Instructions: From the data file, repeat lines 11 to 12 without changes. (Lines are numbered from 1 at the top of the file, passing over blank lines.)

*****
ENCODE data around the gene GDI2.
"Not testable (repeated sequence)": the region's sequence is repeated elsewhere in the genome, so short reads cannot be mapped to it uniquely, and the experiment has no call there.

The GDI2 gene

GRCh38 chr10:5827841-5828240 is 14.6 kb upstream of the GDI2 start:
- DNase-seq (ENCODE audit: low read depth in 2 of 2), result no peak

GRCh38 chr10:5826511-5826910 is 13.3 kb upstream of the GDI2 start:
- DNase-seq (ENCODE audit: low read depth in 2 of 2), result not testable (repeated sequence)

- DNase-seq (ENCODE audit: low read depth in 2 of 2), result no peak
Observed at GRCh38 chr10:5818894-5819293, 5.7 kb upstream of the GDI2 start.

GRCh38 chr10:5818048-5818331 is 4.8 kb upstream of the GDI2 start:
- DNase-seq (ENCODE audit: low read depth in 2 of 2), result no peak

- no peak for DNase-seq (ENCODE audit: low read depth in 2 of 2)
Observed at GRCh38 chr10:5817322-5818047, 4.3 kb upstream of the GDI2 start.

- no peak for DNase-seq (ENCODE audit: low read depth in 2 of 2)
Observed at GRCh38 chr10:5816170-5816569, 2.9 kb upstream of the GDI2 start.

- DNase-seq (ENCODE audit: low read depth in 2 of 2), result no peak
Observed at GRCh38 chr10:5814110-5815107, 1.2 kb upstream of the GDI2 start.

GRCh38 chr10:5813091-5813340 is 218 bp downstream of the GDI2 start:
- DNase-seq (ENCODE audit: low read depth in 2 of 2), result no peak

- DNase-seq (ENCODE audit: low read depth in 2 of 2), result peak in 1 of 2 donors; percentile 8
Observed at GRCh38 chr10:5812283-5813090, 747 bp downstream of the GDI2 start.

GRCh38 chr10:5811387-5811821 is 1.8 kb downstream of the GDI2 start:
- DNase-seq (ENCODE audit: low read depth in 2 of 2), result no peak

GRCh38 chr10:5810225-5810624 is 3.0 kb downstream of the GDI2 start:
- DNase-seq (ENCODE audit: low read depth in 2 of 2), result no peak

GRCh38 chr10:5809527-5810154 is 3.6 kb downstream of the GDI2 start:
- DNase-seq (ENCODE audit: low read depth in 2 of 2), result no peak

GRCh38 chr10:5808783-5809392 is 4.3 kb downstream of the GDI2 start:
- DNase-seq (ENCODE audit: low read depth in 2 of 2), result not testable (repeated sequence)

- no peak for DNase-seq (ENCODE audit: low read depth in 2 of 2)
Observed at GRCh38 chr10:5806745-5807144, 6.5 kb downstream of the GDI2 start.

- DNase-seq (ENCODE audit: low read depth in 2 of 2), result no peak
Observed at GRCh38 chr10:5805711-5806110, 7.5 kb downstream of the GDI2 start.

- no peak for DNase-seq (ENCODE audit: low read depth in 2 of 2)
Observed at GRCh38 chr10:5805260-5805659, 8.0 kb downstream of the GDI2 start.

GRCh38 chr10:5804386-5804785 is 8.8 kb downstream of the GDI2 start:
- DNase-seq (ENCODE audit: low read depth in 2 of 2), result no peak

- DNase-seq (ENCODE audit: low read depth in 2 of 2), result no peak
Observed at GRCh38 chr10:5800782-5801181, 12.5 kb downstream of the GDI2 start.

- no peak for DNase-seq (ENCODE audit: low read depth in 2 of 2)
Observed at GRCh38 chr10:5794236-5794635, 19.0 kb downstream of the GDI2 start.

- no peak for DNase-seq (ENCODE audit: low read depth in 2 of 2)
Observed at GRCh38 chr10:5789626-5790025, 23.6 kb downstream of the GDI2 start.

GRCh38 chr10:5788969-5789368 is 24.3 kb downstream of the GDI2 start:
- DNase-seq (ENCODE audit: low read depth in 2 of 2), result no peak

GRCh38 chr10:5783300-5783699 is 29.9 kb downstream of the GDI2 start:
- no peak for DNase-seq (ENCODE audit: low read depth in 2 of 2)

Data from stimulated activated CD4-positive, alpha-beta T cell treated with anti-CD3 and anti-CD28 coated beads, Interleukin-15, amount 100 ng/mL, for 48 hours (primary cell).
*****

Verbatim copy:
- DNase-seq (ENCODE audit: low read depth in 2 of 2), result no peak

- no peak for DNase-seq (ENCODE audit: low read depth in 2 of 2)